WOMEN AND SMOKING CESSATION FAQs

Why should I quit?
   There are many good reasons to quit smoking and each smoker must decide which are important. A few to consider: you will likely live longer with fewer health problems; the people you live with, especially your children will have fewer health problems; you will have more energy and breathe easier; you will have more time; you will have more money; your risk of cancer, lung disease, heart attack and stroke will be significantly reduced; you will gain self respect by overcoming a harmful addiction.

What are the statistics?
Women who smoke are twice as likely to die prematurely as those that don't.
Women exposed to second-hand smoke also have a greater risk of premature death.
In 1987, lung cancer surpassed breast cancer as the leading cause of cancer deaths among women.
90% of lung cancer deaths are directly attributable to smoking.
Women who smoke have a significantly greater risk for cervical, pharyngeal, bladder and pancreatic cancers.
Women who smoke have a significantly increased risk for chronic obstructive pulmonary disease (COPD), coronary heart disease, peripheral vascular disease and acute cerebral syndrome.

Why is it so hard to quit?
   Nicotine is ten times more addictive than heroin. In addition, the habits we form with smoking are very difficult to break. Because people are physically and mentally different, some will need multiple attempts or different methods to successfully quit smoking.

Why is smoking more dangerous than breathing the other things we are exposed to everyday?
   We are subjected to many potentially harmful substances everyday such as; car exhaust, dust, allergens and factory emissions to name a few. Unfortunately, cigarettes expose you to many harmful substances that you would not normally breathe, including; acetone, formaldehyde, cadmium, arsenic, phenol, along with approximately 4,000 other chemicals.
   Another problem is that nicotine paralyzes the cilia in the lungs, which is one of the most important defenses against the harmful substances that we breathe. For every cigarette that you smoke the cilia is paralyzed for 20 minutes, if you smoke a pack a day this means that your pulmonary defenses are impaired for more than 6 hours of the day. This allows those harmful substances to damage the lung tissue. Once lung tissue is destroyed, it is forever lost.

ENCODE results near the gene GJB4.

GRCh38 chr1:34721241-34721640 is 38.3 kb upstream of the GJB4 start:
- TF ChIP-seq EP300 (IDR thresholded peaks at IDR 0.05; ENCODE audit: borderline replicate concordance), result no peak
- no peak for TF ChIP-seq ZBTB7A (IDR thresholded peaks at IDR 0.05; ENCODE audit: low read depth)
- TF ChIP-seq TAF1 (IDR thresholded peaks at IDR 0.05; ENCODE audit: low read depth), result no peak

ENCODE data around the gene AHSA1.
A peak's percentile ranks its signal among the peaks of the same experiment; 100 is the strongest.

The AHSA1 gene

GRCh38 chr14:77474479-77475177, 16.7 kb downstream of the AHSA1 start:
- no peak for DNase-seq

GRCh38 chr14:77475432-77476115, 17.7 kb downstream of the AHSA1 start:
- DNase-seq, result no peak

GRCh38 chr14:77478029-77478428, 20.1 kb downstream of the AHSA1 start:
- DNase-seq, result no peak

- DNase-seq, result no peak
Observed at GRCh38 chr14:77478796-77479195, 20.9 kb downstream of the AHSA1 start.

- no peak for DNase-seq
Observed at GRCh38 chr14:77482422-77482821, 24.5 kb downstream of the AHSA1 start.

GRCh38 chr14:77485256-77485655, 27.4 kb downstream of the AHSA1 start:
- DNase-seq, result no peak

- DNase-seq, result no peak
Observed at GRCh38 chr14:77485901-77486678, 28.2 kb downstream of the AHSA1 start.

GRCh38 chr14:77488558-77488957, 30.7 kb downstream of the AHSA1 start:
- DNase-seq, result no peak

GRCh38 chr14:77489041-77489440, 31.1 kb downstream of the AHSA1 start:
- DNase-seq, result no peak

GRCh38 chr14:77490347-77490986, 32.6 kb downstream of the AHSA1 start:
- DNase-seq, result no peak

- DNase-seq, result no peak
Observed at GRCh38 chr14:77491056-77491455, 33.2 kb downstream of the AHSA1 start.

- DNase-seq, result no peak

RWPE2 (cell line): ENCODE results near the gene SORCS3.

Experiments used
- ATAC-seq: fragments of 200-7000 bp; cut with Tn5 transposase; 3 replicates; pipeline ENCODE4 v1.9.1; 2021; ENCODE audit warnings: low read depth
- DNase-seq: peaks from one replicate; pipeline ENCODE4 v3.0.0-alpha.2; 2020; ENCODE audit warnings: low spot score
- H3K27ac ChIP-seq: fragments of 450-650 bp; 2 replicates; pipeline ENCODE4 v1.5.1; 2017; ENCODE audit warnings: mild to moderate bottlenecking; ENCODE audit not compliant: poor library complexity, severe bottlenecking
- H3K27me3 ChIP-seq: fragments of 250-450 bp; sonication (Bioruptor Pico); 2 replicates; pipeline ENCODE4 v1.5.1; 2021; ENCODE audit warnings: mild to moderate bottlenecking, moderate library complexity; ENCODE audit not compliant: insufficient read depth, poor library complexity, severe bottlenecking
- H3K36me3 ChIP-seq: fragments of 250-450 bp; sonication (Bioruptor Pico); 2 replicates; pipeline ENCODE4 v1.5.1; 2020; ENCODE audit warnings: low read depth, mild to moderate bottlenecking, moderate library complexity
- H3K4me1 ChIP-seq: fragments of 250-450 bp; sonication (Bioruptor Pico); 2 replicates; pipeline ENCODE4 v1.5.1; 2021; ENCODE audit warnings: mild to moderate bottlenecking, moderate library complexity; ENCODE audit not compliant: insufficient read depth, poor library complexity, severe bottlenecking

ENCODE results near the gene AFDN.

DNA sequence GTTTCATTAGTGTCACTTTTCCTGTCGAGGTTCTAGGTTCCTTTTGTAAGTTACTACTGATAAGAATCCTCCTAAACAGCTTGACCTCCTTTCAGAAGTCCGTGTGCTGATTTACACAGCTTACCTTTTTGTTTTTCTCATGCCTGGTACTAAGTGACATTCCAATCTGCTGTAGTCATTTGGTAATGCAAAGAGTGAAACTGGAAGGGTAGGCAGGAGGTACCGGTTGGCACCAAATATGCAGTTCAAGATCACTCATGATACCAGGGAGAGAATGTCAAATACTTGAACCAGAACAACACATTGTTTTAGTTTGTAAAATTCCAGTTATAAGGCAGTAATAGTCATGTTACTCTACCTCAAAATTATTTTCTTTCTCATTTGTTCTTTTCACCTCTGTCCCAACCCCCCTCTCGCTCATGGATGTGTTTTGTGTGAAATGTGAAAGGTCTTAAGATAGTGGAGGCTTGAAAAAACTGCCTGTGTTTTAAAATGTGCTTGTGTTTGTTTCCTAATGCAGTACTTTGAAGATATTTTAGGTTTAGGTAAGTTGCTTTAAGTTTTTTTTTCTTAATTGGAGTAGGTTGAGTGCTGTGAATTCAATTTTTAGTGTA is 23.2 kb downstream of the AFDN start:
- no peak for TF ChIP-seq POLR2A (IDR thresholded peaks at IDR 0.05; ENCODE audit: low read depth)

What will happen when I quit smoking?
   Initially you may feel worse and cough up extra phlegm, this is normal as your lungs are trying to clean themselves. There are benefits within the first 24 hours, including lower blood pressure and heart rate, increased blood oxygen and a decreased risk for heart attack. Within a year of quitting your risk of heart attack decreases to half that of a smoker. Five years after quitting your chances of stroke are the same as someone who has never smoked. At fifteen years your risk of premature death will be that of someone who has not smoked.

How can I quit?
   Here are some suggestions to help make your decision to quit smoking a successful one:
Set a quit date and stick to it - not even a single puff!
Think about past attempts at quitting. What worked and what did not?
Tell your family, friends, and coworkers you are quitting and ask them to support you.
Consider group, individual or telephone counseling.
When you first try to quit, change your routine.
Reduce stress.
Distract yourself from urges to smoke.
Plan something enjoyable to do everyday.
Drink lots of water and other fluids.

Are there medications that will help?
   Talk to your doctor about which medication will work best for you, including those that do not require a prescription. Here are medications that have shown promise:
Bupropion SR - by prescription, should be started before your quit date.
Nicotine gum - over the counter.
Nicotine inhaler - by prescription.
Nicotine nasal spray - prescription.
Nicotine patch - over the counter.
New drugs are introduced into the market regularly.

How can I handle relapses or difficult situations?
Avoid alcohol.
Be careful around other smokers.
Improve your mood in ways other than smoking.
Eat healthy diet and stay active.
Don't give up if you smoke one cigarette, keep trying.

WNH Services
Family and internal medicine specialists
Respiratory Services teaching and treatment
Pulmonary testing
Lung disease advocacy group

Resources
American Lung Association
American Heart Association
Surgeon General
Centers for Disease Control